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Sean Corcoran, Curator at the Museum of the City of New York talks Collecting New York’s Stories

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Museum of the City of New York

Collecting New York’s Stories: Stuyvesant to Sid Vicious exhibition opens today at the Museum of the City of New York. Yesterday, Sean Corcoran, MCNY Curator of Prints & Photographs took a moment to highlight the gallery of historic and contemporary photographs showcased with New York Said’s Amon Focus. The audio interview can be heard below:

 

 

Featured here are a few of the photographs from the Collecting New York’s Stories: Stuyvesant to Sid Vicious exhibition which opens January 22, 2020 at the Museum of the City of New York.

Richard Sandler, CC Train, 1985

© Richard Sandler, CC Train, New York, 1985

© Richard Sandler, CC Train, New York, 1985

Richard Sandler is a street photographer and documentary filmmaker. He has directed and shot eight non-fiction films, including “The Gods of Times Square,” “Brave New York” and “Radioactive City.”

Jeffrey Henson Scales, Buy Black, 1986–1992

© Jeffrey Henson Scales, Buy Black, 1986–1992 (From series: “House’s Barbershop, Harlem”)

© Jeffrey Henson Scales, Buy Black, 1986–1992 (From series: “House’s Barbershop, Harlem”)

Jeffrey Henson Scales is a photographer, illustrator, editor, and is a photography editor at The New York Times. Currently there he is the photography editor of the Sunday Review, and the Food sections.He is also co-editor of the annual, Year In Pictures section for both print and online editions, as well as an illustrator for the newspaper. He curates The New York Times, photography column, “Exposures.” His most recent book, “House,” documents life in a legendary Harlem barbershop over the course of six years, and his most recent project, “Soho’s New Geeks” appeared in The New York Times Sunday Style section in 2017.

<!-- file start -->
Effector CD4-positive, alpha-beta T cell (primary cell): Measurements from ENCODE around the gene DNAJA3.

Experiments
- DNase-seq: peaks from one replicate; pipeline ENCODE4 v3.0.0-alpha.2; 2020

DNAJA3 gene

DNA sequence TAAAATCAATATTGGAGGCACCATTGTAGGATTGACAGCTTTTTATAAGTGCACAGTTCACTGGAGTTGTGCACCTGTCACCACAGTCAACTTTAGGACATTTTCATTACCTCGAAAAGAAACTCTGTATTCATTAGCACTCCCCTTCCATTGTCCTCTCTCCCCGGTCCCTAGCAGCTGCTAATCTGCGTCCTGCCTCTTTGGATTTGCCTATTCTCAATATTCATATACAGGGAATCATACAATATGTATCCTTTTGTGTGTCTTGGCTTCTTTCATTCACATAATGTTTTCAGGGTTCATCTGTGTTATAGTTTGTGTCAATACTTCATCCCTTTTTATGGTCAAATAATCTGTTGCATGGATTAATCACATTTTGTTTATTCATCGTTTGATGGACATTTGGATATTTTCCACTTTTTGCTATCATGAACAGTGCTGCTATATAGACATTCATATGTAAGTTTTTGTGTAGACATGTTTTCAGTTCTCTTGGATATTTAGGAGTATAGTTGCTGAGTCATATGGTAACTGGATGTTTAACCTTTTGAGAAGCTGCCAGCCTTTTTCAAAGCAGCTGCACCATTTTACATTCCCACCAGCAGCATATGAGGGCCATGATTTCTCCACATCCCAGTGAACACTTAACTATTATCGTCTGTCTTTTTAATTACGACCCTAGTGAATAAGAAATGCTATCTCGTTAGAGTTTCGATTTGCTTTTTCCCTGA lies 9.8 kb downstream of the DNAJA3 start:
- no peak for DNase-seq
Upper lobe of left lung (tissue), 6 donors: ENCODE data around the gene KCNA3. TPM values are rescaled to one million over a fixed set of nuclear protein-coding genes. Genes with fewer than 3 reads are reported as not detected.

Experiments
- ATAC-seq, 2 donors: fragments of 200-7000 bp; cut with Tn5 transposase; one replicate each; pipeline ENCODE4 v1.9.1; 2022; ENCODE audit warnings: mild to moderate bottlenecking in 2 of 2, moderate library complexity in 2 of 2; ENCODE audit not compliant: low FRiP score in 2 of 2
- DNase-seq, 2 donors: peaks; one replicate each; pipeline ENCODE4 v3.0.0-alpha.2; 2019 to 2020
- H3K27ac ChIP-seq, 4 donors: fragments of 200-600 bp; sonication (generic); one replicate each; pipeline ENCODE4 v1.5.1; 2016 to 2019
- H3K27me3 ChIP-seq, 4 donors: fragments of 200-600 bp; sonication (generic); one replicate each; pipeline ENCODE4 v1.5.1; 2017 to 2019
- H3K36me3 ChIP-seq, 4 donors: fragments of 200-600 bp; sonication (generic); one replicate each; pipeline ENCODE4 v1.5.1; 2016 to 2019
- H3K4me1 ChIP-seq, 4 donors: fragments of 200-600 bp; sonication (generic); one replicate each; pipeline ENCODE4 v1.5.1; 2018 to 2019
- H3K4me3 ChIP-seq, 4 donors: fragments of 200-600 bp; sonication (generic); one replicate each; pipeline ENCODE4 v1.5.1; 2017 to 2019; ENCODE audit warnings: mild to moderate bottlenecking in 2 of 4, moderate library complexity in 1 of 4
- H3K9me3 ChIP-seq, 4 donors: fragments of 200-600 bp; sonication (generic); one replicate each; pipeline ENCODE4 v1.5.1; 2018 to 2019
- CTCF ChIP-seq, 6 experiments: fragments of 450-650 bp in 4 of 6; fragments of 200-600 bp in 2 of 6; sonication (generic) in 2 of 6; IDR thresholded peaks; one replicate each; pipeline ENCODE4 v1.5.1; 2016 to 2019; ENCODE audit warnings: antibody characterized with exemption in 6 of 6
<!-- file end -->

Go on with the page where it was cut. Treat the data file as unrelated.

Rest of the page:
Janette Beckman, RUN DMC & Posse, 1984

© Janette Beckman, RUN DMC & Posse, Hollis, Queens, 1984

© Janette Beckman, RUN DMC & Posse, Hollis, Queens, 1984

Janette Beckman is a British documentary photographer who currently lives in New York City.[1] Beckman describes herself as a documentary photographer.[2] While she produces a lot of work on location (such as the cover of The Police album Zenyatta Mondatta, taken in the middle of a forest in the Netherlands), she is also a studio portrait photographer. Her work has appeared on records for the major labels, and in magazines including Esquire, Rolling Stone, Glamour, Italian Vogue, The Times, Newsweek, Jalouse,[3] Mojo and others.